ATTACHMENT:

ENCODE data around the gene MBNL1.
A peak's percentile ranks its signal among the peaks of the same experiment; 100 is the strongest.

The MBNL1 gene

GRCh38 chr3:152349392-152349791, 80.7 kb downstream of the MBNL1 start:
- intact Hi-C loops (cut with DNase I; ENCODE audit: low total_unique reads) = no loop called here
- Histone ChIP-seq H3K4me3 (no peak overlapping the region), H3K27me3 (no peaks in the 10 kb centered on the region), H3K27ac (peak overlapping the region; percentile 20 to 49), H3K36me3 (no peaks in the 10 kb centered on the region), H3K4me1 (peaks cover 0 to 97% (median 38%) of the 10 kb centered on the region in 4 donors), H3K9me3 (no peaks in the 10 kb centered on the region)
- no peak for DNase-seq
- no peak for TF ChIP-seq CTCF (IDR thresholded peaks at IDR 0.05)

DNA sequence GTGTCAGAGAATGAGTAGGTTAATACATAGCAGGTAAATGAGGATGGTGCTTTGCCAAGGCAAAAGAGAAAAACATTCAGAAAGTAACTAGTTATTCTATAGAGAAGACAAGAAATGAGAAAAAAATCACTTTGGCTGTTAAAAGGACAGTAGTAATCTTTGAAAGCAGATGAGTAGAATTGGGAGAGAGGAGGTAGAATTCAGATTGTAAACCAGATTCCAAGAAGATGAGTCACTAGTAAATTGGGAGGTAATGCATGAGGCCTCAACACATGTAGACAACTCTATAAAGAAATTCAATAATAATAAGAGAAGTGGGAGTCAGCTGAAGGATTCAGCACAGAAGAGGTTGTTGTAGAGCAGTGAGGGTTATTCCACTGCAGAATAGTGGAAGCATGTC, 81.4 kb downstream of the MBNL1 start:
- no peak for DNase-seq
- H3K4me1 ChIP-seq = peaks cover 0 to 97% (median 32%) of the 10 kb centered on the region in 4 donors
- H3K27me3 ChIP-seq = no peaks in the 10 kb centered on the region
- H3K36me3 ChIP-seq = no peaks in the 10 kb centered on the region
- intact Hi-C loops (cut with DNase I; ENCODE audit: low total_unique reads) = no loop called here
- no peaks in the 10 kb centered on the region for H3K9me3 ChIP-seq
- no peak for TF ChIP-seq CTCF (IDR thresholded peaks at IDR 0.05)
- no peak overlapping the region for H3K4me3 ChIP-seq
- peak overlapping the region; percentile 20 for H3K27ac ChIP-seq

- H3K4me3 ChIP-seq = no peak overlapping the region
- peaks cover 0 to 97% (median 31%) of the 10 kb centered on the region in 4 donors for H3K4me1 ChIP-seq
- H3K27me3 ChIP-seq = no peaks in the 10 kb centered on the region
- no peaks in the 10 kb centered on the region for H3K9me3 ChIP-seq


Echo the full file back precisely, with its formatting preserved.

ENCODE data around the gene MBNL1.
A peak's percentile ranks its signal among the peaks of the same experiment; 100 is the strongest.

The MBNL1 gene

GRCh38 chr3:152349392-152349791, 80.7 kb downstream of the MBNL1 start:
- intact Hi-C loops (cut with DNase I; ENCODE audit: low total_unique reads) = no loop called here
- Histone ChIP-seq H3K4me3 (no peak overlapping the region), H3K27me3 (no peaks in the 10 kb centered on the region), H3K27ac (peak overlapping the region; percentile 20 to 49), H3K36me3 (no peaks in the 10 kb centered on the region), H3K4me1 (peaks cover 0 to 97% (median 38%) of the 10 kb centered on the region in 4 donors), H3K9me3 (no peaks in the 10 kb centered on the region)
- no peak for DNase-seq
- no peak for TF ChIP-seq CTCF (IDR thresholded peaks at IDR 0.05)

DNA sequence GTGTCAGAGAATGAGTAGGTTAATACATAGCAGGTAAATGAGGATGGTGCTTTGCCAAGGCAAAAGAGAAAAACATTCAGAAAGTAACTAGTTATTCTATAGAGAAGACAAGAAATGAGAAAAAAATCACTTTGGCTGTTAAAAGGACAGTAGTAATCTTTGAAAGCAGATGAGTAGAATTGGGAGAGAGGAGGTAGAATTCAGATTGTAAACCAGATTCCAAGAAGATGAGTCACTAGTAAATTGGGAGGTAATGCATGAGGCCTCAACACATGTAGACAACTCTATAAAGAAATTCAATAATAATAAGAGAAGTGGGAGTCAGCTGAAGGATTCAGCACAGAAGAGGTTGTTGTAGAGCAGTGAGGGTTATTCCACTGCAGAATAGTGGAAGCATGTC, 81.4 kb downstream of the MBNL1 start:
- no peak for DNase-seq
- H3K4me1 ChIP-seq = peaks cover 0 to 97% (median 32%) of the 10 kb centered on the region in 4 donors
- H3K27me3 ChIP-seq = no peaks in the 10 kb centered on the region
- H3K36me3 ChIP-seq = no peaks in the 10 kb centered on the region
- intact Hi-C loops (cut with DNase I; ENCODE audit: low total_unique reads) = no loop called here
- no peaks in the 10 kb centered on the region for H3K9me3 ChIP-seq
- no peak for TF ChIP-seq CTCF (IDR thresholded peaks at IDR 0.05)
- no peak overlapping the region for H3K4me3 ChIP-seq
- peak overlapping the region; percentile 20 for H3K27ac ChIP-seq

- H3K4me3 ChIP-seq = no peak overlapping the region
- peaks cover 0 to 97% (median 31%) of the 10 kb centered on the region in 4 donors for H3K4me1 ChIP-seq
- H3K27me3 ChIP-seq = no peaks in the 10 kb centered on the region
- no peaks in the 10 kb centered on the region for H3K9me3 ChIP-seq